The Four Rules to Mastering Introductions

Mary Williams Blog

The Four Rules to Mastering Introductions

During a lunch meeting with an incredible woman who happens to be a concierge cardiologist, she was sharing her experiences mentoring two engineering students from her college alma mater.  We were discussing our thoughts on the rewards of mentoring and how best to inspire and communicate with millennials and generation Z.  I added how much I enjoy the presentation I do each year at the Mike Ilitch School of Business at Wayne State University in Detroit.  Meeting with the students in the Corporate Mentorship Program invigorates me and fills me up with so much gratitude and purpose. As we were wrapping our lunch, my friend asked if I could remind her of the correct etiquette when making introductions, which inspired me to write this post.

Introductions go beyond the basic acknowledgement of another’s presence or putting a name to a face. Introductions are important because they create first impressions and we all know you don’t get a second chance to make a first impression. Most importantly, introductions put people at ease in a polite, friendly and considerate manner and this is what etiquette is all about. They can help to advance and build lasting professional relationships or quickly diminish them.

There are four age categories for introductions: children, teens, adults and senior citizens.  Then, there are four basic rules to follow:

  • When two people are in the same age and same sex category, it does not matter whose name is spoken first.
  • A girl or a women’s name is always introduced first when introducing a male and a female.
  • When introducing an older person to a younger person, the older person’s name is always spoken first.
  • When introducing a VIP to anyone, the name of the VIP is always spoken first.

Here are some real time examples that may help you in business and in life:

  • When introducing doctors, judges, government officials and officers in the armed forces, the title of the person is used when they are introduced or addressed.
  • For all of you parents out there, children should always stand when being introduced.
  • If you are hosting a meeting or a party, as the host you always rise to greet guests and you also shake hands with each one.

How should you respond when introduced?  “How are you?” is always a great start. It’s also best to add the person’s name too. This could look like, “I am very happy to meet you Mr. Smith.”  Repeating the name acknowledges that you were listening and repeating it helps you commit the person’s name to your memory.  When you leave the person or the conversation say, “I enjoyed meeting you.” I recommend repeating the person’s name again.  Remembering names is an important part of successful relationship management.

The most important thing to remember in all of this is simply to make introductions.  Be comfortable and confident when doing it.  You want to be sincere and authentic; it’s more important to make an introduction than it is to get hung up on the order of it. People enjoy meeting people, and you want them to feel at ease during introductions, so don’t rush or look away.  Make eye contact, and remember, the handshake is the all-American greeting. Use a firm grip, but not a crushing one. And know that you are making a positive impression, which is a great thing to do in business and life! If you wish to learn more about modern etiquette and how it can positively impact your life, your career and your business, I would love to hear from you.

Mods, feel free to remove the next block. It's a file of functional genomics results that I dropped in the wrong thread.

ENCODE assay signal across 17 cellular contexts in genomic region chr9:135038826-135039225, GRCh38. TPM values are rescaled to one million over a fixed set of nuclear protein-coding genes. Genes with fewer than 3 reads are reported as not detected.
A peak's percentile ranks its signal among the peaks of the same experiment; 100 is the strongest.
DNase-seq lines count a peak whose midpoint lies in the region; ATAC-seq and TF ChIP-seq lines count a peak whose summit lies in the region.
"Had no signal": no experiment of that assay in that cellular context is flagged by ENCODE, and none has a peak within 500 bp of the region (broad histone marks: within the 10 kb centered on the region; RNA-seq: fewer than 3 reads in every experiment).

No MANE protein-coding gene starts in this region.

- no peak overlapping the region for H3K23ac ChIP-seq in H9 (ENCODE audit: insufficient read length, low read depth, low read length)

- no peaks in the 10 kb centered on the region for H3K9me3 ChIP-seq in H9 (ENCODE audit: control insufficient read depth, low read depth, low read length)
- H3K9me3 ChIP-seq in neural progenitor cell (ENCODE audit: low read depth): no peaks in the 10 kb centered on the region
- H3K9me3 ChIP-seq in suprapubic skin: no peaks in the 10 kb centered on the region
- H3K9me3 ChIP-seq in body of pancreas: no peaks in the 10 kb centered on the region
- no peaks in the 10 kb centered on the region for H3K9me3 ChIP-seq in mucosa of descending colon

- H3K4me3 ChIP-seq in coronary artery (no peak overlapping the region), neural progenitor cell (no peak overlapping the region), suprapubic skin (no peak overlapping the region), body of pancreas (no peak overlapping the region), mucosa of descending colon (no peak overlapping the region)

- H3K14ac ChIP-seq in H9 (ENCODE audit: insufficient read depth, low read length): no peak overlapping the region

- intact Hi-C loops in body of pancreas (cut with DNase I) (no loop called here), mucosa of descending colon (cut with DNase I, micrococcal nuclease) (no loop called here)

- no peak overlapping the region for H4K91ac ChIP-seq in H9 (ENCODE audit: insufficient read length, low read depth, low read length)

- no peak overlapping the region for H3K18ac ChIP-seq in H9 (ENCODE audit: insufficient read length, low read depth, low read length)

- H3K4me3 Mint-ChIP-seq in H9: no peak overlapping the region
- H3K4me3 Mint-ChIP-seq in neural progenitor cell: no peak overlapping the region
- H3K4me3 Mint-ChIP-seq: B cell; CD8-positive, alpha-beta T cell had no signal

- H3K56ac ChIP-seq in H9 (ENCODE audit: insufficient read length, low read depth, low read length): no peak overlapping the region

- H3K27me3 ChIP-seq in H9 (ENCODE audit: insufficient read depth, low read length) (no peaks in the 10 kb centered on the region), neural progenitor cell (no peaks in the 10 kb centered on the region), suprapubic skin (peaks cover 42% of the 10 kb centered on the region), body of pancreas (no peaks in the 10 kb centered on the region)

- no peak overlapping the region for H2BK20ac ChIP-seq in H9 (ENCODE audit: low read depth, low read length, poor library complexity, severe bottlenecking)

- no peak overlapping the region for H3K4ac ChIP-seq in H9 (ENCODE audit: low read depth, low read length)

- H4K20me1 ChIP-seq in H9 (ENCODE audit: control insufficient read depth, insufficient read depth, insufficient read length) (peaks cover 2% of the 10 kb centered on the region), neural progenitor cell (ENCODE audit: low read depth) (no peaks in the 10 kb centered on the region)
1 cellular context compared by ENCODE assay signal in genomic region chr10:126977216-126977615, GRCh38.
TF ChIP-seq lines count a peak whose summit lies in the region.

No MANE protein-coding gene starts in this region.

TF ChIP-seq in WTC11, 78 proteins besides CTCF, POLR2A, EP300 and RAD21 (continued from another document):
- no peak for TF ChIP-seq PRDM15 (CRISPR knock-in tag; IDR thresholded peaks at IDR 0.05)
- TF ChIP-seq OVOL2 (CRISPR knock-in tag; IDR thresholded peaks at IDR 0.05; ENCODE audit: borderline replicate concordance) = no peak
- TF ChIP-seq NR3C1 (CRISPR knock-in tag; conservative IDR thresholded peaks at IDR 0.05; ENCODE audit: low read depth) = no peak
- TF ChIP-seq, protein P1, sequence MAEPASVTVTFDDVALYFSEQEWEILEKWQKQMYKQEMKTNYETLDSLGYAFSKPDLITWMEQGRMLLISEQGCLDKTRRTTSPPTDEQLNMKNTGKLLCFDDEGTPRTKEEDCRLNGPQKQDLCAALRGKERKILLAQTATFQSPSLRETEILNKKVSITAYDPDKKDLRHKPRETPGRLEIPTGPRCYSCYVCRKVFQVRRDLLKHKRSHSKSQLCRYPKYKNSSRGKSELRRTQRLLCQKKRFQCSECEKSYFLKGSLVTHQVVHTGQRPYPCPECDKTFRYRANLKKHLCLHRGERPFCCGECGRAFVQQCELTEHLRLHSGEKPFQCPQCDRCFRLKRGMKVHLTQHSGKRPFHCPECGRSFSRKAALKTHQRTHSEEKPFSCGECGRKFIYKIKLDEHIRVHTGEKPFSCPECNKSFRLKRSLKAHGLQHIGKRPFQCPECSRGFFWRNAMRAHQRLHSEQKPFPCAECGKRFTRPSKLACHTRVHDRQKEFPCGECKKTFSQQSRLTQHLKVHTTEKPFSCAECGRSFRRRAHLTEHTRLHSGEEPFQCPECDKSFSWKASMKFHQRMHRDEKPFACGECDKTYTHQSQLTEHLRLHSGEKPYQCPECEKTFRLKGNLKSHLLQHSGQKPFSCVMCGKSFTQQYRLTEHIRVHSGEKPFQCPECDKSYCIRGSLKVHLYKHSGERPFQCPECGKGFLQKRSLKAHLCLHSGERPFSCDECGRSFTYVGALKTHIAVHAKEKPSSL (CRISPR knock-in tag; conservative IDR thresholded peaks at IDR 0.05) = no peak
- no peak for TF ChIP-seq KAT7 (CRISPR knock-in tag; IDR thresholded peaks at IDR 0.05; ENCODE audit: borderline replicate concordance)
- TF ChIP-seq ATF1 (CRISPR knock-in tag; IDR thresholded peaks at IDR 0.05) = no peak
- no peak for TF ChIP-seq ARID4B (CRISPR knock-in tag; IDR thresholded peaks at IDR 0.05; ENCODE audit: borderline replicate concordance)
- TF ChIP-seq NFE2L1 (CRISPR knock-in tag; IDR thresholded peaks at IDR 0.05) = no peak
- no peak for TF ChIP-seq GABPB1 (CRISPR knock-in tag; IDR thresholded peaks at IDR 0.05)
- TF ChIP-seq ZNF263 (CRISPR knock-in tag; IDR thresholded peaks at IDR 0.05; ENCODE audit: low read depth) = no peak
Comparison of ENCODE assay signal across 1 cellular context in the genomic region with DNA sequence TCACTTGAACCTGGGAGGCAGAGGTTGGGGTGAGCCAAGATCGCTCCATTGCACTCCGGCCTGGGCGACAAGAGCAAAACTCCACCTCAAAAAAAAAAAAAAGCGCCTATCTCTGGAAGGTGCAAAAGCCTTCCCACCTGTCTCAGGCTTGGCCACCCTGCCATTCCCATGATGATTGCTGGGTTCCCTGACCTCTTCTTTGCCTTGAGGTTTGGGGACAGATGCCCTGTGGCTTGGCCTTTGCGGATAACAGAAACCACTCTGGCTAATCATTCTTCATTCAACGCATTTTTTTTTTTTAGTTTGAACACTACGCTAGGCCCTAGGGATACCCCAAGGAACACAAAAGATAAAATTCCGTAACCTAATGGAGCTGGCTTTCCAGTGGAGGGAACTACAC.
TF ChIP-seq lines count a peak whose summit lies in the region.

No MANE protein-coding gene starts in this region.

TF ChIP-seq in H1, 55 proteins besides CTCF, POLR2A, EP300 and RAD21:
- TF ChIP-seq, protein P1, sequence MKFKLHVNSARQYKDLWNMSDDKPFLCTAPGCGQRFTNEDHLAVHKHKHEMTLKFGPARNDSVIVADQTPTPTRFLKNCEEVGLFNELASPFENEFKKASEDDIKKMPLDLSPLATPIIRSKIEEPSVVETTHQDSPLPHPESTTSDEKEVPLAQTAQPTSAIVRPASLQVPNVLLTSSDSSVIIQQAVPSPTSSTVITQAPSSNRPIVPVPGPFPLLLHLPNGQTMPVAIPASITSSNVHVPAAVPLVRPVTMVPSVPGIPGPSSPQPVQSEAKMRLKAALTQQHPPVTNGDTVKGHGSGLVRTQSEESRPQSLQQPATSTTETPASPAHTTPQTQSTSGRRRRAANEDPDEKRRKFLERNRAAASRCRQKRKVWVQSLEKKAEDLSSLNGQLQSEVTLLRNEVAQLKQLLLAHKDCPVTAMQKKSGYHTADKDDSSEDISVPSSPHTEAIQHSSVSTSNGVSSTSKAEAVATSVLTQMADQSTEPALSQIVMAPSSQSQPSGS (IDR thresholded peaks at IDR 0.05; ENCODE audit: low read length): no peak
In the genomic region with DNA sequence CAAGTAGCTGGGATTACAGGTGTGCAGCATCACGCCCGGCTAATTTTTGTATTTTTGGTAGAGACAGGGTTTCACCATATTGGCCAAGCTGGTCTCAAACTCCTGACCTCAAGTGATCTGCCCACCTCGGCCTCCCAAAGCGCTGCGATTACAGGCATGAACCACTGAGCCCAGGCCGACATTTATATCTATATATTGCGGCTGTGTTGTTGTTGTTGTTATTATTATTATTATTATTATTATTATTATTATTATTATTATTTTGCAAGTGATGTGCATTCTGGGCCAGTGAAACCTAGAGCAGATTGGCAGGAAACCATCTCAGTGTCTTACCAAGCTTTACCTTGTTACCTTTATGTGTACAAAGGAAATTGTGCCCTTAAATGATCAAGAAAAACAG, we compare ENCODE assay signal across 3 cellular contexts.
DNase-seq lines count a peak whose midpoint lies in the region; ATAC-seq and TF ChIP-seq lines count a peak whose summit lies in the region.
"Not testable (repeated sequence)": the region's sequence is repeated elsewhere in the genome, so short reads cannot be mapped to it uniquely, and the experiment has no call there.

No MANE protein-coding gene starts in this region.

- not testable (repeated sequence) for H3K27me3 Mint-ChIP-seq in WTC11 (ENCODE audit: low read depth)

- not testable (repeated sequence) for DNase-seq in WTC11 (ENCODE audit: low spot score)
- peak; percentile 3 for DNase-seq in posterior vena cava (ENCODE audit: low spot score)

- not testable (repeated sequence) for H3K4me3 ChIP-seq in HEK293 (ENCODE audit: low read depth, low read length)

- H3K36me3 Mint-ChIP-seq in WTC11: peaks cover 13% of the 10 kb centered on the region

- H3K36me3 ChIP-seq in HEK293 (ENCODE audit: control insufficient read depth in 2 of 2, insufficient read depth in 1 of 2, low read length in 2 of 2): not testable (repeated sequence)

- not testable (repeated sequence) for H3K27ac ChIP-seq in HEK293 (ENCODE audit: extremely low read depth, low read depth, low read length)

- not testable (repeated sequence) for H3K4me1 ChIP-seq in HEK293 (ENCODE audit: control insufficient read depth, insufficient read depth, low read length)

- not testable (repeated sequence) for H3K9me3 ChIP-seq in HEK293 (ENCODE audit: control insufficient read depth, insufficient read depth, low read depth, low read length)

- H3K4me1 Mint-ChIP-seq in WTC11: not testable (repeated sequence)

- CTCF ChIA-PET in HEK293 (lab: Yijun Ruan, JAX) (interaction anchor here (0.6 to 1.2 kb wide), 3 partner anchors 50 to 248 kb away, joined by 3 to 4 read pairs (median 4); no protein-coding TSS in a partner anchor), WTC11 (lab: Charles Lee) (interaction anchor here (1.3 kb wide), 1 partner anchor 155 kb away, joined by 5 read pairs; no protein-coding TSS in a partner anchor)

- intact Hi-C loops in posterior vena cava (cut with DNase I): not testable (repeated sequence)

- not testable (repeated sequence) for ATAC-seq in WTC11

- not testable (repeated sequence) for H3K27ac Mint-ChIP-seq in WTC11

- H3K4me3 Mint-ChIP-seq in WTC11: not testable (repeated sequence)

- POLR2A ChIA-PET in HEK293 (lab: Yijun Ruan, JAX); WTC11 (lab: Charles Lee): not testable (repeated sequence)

Looking for more tips on mastering the first impression? I’ll be presenting at Athleta’s first woman’s networking event in Tampa and would love to see you there! Find more info here!

Comment below or connect with me on LinkedIn if this helped you in understanding introductions!

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Mary Williams

Mary is a business etiquette and protocol expert for executives and rising stars who want to unleash their best self and achieve their goals. A veteran of the C-Suite, Mary is a passionate advocate for utilizing the best skills in business etiquette and protocol to ensure meaningful actions for success in business and life. After more than a dozen years in her role as chief of staff, Mary launched her own dream business, Mary Williams, Your First Impression Authority. As a graduate of The American School of Protocol and a certified Business Coach, in addition to working at the highest levels of national and international organizations, Mary understands both the demands and the complexities of maneuvering effectively through business and life.   She is a regular presenter at university business schools, nonprofit organizations, trade association conferences, as well as corporate events. Her mission is to share all she has learned along the way, and in doing so provide effective business coaching to ultimately help people reach their true potential, utilizing distinct techniques and simple steps that guarantee success.

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